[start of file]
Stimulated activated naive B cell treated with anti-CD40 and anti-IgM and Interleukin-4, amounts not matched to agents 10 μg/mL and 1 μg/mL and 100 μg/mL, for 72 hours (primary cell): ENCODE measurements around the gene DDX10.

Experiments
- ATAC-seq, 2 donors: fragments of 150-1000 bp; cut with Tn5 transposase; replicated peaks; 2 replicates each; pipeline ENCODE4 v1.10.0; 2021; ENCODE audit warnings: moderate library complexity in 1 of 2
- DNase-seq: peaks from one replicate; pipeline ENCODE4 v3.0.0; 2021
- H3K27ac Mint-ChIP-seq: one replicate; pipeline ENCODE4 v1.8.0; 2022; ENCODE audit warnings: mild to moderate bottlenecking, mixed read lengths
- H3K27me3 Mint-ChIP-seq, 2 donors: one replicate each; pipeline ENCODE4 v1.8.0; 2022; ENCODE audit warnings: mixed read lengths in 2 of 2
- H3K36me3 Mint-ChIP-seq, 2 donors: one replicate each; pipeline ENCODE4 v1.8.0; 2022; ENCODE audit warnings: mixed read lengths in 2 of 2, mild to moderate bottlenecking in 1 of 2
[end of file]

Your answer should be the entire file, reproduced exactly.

Stimulated activated naive B cell treated with anti-CD40 and anti-IgM and Interleukin-4, amounts not matched to agents 10 μg/mL and 1 μg/mL and 100 μg/mL, for 72 hours (primary cell): ENCODE measurements around the gene DDX10.

Experiments
- ATAC-seq, 2 donors: fragments of 150-1000 bp; cut with Tn5 transposase; replicated peaks; 2 replicates each; pipeline ENCODE4 v1.10.0; 2021; ENCODE audit warnings: moderate library complexity in 1 of 2
- DNase-seq: peaks from one replicate; pipeline ENCODE4 v3.0.0; 2021
- H3K27ac Mint-ChIP-seq: one replicate; pipeline ENCODE4 v1.8.0; 2022; ENCODE audit warnings: mild to moderate bottlenecking, mixed read lengths
- H3K27me3 Mint-ChIP-seq, 2 donors: one replicate each; pipeline ENCODE4 v1.8.0; 2022; ENCODE audit warnings: mixed read lengths in 2 of 2
- H3K36me3 Mint-ChIP-seq, 2 donors: one replicate each; pipeline ENCODE4 v1.8.0; 2022; ENCODE audit warnings: mixed read lengths in 2 of 2, mild to moderate bottlenecking in 1 of 2